Ruby Fund Trustee; Sue Davies Holt- sent to: Mrs. Frank Q. Brown Barrington, 111.; Elizabeth Mau, his-
kamp, S I , Lambda Iota Chapter A d - (Gethine), 1919 Spindrift Dr., La torian and To Dragma reporter, San
viser; Marilyn Rose Herman, Y , Jolla, CA 92037. Diego; Kathleen Shanahan, parlia-
Executive Board director; Merilee mentarian, Ventura; Lorene Lolly,
Bennett, AB, Regional Director V I I I , Following the Rose Luncheon, a La Jolla, and Debra Harris, Los
and Phyllis Casteel Gilson, 2#, Re- reception was held for parents, Angeles, song leaders; Colleen Eyres,
gional Director V I I I . friends and distinguished guests.
Those invited included: the Univer- (continued on page 24)
Greetings from Lambda lota were

At left. Lambda lota's charter members. The instal-

lation committee, above, included, from left. Nor-

ma Ackel, International President; Sue Holtkamp,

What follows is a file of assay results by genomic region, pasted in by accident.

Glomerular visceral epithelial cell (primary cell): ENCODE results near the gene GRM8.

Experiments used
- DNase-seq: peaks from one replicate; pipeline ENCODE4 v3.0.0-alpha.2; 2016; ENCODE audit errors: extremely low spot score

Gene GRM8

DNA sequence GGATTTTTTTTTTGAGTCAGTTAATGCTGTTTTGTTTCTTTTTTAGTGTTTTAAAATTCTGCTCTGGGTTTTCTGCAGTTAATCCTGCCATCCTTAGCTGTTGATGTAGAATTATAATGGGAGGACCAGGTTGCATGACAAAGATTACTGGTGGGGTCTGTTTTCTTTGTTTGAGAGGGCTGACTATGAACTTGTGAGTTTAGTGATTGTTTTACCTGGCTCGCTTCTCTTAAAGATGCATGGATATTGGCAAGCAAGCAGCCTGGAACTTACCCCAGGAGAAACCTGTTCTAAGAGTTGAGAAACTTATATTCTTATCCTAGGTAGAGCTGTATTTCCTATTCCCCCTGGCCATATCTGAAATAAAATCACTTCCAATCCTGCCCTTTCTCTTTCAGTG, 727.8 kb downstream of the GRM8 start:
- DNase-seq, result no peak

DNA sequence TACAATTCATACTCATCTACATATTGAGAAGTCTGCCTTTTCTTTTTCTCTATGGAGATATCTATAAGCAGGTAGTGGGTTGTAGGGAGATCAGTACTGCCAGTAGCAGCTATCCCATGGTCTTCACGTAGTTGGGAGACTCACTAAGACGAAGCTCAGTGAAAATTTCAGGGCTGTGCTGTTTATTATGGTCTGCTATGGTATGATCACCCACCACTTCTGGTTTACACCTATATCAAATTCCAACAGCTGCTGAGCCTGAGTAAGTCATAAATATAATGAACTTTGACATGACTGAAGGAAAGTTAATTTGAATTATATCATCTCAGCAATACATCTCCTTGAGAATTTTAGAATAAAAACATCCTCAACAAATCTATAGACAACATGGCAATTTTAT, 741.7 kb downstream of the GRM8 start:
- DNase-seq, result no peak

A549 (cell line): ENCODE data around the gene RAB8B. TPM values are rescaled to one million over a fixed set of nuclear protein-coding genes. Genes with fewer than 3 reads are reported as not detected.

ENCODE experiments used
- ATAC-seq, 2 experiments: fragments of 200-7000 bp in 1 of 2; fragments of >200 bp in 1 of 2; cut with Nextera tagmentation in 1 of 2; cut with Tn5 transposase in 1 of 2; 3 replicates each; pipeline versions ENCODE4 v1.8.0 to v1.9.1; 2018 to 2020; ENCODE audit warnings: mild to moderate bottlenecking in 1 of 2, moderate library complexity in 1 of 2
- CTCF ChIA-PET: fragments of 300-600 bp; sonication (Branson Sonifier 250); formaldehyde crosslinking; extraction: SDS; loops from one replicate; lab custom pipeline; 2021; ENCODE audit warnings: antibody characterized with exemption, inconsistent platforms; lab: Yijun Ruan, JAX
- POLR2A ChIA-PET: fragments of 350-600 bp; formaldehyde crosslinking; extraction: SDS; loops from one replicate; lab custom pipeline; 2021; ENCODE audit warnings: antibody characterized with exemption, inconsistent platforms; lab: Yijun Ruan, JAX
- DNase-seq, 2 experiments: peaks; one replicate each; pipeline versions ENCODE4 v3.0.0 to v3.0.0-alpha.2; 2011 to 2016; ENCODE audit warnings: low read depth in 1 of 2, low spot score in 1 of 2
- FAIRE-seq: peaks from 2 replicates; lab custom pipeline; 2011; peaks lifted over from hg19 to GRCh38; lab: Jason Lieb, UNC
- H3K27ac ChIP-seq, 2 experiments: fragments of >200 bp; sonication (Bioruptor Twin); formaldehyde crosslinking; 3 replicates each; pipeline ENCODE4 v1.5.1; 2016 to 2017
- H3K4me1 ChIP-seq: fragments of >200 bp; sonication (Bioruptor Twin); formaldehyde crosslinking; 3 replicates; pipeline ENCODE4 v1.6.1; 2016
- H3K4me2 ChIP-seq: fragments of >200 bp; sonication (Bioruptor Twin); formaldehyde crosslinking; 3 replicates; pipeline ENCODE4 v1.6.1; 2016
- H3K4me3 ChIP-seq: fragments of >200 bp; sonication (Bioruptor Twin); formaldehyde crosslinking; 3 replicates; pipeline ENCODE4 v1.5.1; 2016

AI Chapter Adviser: Nina Stefanides, AI President;

Barbara Brown, Alumnae Advisory Committee;

Carrol Kirk, San Diego Alumnae President, and

Jean Maroder, Region Vlll Extension Officer.


A Dream Comes True . . .

By Suzanne Meyer, I through posters and the student to meet the new pledges.
Delta Phi Special Chapter Assistant media to come and look over the
new sorority on campus. The 20 hand-picked pledges
A O l l at the University of South plunged right into fraternity educa-
Carolina. In just a few short months Hand-delivered invitations went to tion, getting-to-know-each-other, of-
that dream has grown from crossed over 200 girls, explaining "The Best ficer elections and campus activities.
fingers at a Panhellenic expansion Is Yet To Come." But, as local Susan Bloxham, TC, helped in every
presentation to include 33 young alumnae Joan Moore Hancock, O, way possible . . . down to helping